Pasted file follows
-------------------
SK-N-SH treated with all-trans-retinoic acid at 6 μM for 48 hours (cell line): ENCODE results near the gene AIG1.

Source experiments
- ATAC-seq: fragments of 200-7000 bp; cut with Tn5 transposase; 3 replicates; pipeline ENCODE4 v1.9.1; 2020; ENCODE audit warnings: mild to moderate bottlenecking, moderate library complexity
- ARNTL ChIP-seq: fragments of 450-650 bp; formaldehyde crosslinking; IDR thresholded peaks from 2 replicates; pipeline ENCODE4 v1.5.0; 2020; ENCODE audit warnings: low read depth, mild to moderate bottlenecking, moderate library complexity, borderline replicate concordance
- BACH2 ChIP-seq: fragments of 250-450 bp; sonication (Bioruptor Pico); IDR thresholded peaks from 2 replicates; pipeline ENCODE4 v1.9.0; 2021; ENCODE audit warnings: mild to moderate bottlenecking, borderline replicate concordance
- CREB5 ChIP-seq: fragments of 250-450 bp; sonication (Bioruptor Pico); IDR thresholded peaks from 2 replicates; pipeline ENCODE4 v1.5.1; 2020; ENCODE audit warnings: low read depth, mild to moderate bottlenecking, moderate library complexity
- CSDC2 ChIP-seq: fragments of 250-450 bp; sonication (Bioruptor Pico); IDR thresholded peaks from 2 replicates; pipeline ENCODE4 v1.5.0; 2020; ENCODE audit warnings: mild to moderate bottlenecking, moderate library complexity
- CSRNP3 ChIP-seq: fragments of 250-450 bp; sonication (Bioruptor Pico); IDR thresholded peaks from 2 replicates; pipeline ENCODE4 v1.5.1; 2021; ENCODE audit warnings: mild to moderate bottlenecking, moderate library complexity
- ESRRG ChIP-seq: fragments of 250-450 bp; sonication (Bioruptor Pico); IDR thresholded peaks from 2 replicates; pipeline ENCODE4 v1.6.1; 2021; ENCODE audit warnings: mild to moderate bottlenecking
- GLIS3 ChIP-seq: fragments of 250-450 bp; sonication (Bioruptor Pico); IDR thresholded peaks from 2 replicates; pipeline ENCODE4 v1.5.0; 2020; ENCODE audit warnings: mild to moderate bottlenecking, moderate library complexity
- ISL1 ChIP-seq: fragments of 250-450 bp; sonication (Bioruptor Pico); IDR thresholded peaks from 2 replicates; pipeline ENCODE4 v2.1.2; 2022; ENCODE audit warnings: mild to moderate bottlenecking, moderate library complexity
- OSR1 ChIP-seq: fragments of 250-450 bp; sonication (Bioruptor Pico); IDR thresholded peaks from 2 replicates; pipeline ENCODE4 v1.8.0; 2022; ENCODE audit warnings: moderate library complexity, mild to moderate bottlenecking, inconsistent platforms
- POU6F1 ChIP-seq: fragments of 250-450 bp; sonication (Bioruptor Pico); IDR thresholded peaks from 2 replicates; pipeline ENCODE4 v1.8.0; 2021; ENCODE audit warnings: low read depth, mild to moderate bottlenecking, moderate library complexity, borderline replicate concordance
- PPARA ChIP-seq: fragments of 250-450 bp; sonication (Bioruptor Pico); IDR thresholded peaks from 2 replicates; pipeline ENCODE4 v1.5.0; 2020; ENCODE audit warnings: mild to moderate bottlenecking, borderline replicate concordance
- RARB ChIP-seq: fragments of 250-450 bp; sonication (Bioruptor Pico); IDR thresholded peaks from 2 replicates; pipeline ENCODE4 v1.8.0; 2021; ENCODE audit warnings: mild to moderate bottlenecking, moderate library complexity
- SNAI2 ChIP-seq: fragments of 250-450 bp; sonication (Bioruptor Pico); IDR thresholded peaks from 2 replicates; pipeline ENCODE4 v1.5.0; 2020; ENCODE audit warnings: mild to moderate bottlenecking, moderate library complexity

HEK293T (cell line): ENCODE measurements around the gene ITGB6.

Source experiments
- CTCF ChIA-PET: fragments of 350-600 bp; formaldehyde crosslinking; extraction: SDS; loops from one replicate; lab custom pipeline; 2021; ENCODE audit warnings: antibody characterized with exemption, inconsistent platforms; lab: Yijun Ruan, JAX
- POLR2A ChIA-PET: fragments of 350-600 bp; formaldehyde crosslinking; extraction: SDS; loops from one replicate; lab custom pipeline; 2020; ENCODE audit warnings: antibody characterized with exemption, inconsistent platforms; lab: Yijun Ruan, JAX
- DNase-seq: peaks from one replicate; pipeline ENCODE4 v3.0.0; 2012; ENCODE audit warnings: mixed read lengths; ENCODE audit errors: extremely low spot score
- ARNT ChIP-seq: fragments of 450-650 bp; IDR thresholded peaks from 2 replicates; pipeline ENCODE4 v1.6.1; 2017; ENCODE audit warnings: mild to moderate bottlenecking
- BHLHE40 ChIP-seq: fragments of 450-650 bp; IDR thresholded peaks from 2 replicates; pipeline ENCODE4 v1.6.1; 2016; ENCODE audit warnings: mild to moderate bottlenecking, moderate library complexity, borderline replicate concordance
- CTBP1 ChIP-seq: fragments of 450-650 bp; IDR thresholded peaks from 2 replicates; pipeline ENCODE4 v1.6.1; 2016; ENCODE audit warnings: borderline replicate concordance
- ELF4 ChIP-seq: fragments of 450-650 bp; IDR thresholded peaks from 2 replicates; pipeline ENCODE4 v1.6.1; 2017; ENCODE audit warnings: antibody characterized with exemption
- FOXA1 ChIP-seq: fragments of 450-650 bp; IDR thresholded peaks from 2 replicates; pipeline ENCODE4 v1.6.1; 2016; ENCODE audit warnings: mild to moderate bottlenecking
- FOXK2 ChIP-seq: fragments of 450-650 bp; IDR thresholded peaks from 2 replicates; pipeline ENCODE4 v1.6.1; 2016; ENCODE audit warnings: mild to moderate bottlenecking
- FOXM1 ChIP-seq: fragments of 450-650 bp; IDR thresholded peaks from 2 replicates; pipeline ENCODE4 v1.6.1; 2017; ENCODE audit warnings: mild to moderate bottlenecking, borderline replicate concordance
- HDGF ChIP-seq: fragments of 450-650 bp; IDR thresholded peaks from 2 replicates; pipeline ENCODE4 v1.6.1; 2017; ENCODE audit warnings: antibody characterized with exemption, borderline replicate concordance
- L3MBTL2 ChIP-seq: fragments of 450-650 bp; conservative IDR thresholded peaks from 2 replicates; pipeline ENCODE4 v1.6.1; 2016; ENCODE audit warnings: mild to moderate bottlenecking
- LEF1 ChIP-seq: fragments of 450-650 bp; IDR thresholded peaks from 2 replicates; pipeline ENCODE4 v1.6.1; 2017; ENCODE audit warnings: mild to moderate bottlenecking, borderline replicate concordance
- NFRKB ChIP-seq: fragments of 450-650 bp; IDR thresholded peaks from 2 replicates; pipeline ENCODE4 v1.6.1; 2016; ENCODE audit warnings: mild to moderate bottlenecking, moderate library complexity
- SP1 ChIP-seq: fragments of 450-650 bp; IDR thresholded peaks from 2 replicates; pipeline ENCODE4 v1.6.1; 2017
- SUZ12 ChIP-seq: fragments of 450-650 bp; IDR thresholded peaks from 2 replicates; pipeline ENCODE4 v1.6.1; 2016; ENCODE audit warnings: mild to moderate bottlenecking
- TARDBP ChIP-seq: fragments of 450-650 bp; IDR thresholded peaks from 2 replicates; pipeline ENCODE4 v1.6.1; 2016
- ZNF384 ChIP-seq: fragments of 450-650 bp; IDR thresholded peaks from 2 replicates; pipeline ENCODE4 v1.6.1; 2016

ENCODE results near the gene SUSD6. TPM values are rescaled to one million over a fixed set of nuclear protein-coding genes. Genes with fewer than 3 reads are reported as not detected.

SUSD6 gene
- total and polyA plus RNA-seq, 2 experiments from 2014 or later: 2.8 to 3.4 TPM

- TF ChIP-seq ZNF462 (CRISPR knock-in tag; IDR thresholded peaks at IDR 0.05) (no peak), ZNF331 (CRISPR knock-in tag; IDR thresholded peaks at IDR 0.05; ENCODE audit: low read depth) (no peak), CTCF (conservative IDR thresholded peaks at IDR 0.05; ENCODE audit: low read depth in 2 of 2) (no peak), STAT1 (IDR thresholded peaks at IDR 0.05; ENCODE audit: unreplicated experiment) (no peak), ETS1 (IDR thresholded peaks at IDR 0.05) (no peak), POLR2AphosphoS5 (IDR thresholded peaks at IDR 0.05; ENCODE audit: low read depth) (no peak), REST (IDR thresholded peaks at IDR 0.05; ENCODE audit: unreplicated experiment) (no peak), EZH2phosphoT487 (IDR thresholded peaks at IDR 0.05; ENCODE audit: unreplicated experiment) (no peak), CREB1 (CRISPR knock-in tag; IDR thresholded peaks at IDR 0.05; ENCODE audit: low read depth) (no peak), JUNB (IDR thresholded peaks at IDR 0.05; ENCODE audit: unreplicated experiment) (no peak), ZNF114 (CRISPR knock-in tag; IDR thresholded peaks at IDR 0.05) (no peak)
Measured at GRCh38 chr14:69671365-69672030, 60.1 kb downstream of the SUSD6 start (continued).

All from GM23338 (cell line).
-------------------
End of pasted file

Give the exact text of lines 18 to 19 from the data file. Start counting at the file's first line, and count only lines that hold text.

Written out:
Source experiments
- CTCF ChIA-PET: fragments of 350-600 bp; formaldehyde crosslinking; extraction: SDS; loops from one replicate; lab custom pipeline; 2021; ENCODE audit warnings: antibody characterized with exemption, inconsistent platforms; lab: Yijun Ruan, JAX